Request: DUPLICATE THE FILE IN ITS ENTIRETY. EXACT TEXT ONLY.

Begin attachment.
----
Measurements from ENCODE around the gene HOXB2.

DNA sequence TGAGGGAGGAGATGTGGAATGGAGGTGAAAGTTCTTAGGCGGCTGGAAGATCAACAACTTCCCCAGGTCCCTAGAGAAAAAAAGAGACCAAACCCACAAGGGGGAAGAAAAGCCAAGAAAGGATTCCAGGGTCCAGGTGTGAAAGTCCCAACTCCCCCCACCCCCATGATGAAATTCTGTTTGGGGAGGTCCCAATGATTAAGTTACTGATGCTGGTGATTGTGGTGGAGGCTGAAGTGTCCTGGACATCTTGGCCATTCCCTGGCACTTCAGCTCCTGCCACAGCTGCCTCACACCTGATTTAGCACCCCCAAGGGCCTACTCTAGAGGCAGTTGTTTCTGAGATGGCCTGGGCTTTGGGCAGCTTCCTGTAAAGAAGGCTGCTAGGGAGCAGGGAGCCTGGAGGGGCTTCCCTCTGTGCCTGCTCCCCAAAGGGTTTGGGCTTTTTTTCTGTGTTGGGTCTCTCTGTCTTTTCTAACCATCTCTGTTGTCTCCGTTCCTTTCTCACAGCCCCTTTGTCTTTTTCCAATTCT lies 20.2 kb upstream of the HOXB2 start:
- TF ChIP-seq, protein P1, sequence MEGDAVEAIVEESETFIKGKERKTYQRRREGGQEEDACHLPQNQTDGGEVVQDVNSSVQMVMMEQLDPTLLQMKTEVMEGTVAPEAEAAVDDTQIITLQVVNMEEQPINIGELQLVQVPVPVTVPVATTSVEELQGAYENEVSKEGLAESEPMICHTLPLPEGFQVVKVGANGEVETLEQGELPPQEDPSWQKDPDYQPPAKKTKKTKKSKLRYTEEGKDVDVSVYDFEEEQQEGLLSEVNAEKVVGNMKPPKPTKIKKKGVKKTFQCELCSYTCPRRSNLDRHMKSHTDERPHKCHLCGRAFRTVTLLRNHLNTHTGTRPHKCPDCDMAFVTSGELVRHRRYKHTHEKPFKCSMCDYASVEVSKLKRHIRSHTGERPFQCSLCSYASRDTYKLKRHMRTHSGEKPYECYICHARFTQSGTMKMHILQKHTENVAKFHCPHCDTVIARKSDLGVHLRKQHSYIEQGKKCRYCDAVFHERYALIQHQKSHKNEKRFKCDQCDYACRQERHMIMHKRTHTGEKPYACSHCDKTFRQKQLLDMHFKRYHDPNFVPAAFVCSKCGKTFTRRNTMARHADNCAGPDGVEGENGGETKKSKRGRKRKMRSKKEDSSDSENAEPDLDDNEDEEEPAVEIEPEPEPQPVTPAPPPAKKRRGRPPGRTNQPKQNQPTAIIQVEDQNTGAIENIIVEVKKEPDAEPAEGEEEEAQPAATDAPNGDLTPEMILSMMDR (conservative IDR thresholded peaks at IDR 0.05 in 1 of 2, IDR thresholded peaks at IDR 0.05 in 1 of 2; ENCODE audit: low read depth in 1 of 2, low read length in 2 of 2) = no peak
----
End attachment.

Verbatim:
Measurements from ENCODE around the gene HOXB2.

DNA sequence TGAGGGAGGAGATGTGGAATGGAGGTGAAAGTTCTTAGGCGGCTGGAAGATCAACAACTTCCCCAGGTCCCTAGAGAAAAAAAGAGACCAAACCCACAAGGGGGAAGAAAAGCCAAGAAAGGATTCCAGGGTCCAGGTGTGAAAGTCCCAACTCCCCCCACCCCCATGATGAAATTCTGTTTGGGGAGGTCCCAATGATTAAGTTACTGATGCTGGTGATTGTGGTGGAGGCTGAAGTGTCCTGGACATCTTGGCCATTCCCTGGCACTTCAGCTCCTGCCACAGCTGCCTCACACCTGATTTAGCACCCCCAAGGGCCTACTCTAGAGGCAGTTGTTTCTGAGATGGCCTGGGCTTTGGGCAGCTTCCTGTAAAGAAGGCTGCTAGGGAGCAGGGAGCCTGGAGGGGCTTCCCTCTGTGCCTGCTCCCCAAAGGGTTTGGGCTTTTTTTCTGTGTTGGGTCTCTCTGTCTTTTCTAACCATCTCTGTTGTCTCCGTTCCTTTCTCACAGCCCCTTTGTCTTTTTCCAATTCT lies 20.2 kb upstream of the HOXB2 start:
- TF ChIP-seq, protein P1, sequence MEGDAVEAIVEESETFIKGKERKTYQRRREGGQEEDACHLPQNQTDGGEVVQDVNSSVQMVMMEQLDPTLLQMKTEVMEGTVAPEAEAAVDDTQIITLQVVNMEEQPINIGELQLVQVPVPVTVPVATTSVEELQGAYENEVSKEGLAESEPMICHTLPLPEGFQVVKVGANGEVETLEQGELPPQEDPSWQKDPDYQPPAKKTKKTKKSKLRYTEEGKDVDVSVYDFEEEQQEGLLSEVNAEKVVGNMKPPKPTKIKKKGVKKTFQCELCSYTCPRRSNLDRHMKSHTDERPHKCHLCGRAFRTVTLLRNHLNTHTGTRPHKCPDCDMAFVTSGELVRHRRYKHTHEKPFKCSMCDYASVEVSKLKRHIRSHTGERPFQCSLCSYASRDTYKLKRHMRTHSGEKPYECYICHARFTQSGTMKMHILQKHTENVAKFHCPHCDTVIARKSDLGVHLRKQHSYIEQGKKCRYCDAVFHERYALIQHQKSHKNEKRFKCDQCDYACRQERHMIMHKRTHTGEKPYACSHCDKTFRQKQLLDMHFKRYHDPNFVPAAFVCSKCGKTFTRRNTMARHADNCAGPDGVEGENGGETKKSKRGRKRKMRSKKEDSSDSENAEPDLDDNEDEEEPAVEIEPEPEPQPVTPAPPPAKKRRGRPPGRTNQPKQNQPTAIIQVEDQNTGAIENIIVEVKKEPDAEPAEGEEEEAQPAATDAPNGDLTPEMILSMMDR (conservative IDR thresholded peaks at IDR 0.05 in 1 of 2, IDR thresholded peaks at IDR 0.05 in 1 of 2; ENCODE audit: low read depth in 1 of 2, low read length in 2 of 2) = no peak